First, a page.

Severe Acute Respiratory Syndrome (SARS), Western Encephalitis, and now West Nile Virus – what’s with all the new emerging diseases? It seems that every year there is some new disease that gains a foothold in places that is was never meant to be. Mosquito borne illnesses are nothing new, but the types of disease they are now carrying are. Trust me, there is no Nile river in Canada or the USA, but people have been getting infected by the disease that bears its name.

What is it?
West Nile Virus is a member of the flavivirus family of viruses. This means that West Nile Virus is a type of disease that is carried by arthropods (mosquitoes and ticks). Often, the transmission cycle begins with an infected animal (like a horse) being bitten by a mosquito. The mosquito then goes on to bite a human, thereby transferring the virus into the human’s bloodstream. Once inside, the virus attacks the nervous system (spinal cord, brain, etc.). Originally foreign to North America, according to the CDC the virus has now been found in mosquitoes that survived the winter in New York. This led to a large outbreak in 2000, and the virus has been growing and spreading every year since then. 

The virus reacts differently in different people. The stronger your immune system, the more likely you are to have no noticeable ill effects. The most common symptoms are: fever, headache, tiredness, aches and sometimes rash. However, even a healthy person can become ill for several weeks. There is also the very real chance you can die from the disease, or suffer a debilitating side effect, such as paralysis. The most vulnerable are the very young and old, and people who may have a weakened immune system as a result of cancer treatment or some other health condition. Those at high risk need to be extra cautious. 

What the governments are doing… West Nile is here to stay, so forget any hopes that the next cold winter will wipe out the disease carrying mosquitoes. In North America, the mosquitoes are most prevalent during the late summer and earlier fall. However, this does not mean that you are safe during the spring and early summer. Most major North American cities are now employing a combination of larvicide spraying – which interrupts the life cycle of the newborn mosquito – and fogging with insecticides to control large adult population mosquito outbreaks, which normally occur when periods of rain are followed by warm summer weather.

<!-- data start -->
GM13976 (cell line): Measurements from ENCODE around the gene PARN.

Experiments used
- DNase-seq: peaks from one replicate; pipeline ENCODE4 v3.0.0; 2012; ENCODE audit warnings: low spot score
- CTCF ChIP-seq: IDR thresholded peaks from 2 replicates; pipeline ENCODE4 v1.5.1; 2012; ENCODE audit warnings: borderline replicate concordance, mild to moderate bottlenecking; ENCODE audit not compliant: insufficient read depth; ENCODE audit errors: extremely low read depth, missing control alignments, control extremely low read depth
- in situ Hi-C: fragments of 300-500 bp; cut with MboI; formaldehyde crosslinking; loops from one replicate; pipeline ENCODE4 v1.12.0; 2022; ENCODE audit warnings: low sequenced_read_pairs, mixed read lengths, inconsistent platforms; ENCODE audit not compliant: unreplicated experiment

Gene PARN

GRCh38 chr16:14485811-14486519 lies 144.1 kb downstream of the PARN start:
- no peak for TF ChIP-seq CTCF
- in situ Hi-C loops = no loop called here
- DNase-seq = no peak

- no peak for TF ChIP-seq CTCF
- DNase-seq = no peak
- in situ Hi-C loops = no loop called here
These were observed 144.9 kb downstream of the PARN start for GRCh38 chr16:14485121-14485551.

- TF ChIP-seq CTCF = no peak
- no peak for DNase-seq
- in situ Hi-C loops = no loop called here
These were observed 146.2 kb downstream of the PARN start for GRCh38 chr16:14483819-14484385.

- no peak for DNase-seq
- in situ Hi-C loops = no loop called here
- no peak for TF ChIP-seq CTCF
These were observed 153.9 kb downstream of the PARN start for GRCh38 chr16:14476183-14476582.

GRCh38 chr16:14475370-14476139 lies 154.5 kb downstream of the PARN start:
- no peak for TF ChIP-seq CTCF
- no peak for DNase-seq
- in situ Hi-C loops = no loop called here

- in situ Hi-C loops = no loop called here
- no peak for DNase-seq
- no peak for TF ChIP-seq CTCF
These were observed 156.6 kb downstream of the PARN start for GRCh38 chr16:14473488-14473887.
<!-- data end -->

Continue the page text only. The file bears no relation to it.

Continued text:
What you can do…
As an individual, the best thing you can do is to avoid being bitten in the first place. This means that you have two choices when you venture outdoors. First, you need to liberally apply mosquito repellant containing DEET. There are many brands of repellant, including ones that are natural, as opposed to chemicals. They all work with varying degrees of success, but DEET seems to be the only one that is ‘scientifically’ proven to ward off the little biters. However, you may want to experiment with different brands to see which works best for you. Even though it has never been proven scientifically, some people seem to get bitten more than others. Therefore, you may need to try different types of repellant out before you find the one that works best for you. Second, there are also many new and ‘fashionable’ types of mesh clothing and headgear on the market. If you are allergic to sprays, or are worried about slathering poison onto your skin every time you walk outside, then the mesh option might be for you. There is also clothing available that has bug repellant ‘built in’ to the mesh of the fabric. The clothing is available everywhere, but the outdoor/camping stores seem to have the best selection. 

Aside from preventing bites, you can also play a role in preventing mosquitoes from hatching in the first place. Mosquitoes need water to live, and they need water to breed. So if you have any standing water – water that is not moving – you need to dump it out. The most common sites for standing water are: building rooftops, eaves troughs or gutters, backyard kiddy pools, bird baths, tire swings (drill a hole in the bottom to let the water flow out), standing water on your lawn, water in ditches, old buckets, cans, bottles, ponds, and puddles on the street. Thousands of mosquitoes can hatch from a single pond, so it is in your best interest to remove the water. If you need more incentive, keep in mind that they normally do not stray to far from where they hatch. 

Vaccinate! Not yourself, but you can vaccinate your horses. The vaccine will prevent the horse from getting the disease. Subsequently, the horse will not act as a potential threat for spreading the disease to humans via the mosquito. 

Final Thoughts
Since there is no cure for West Nile Virus, everyone needs to be made aware of the real risks the disease poses. The disease will continue to spread and gain a foothold in every section of North America, so it has become a new reality for most of us city dwellers in North America. A chilling thought, given the fact that if mosquitoes occur in large enough numbers, not even DEET will prevent them from biting. 

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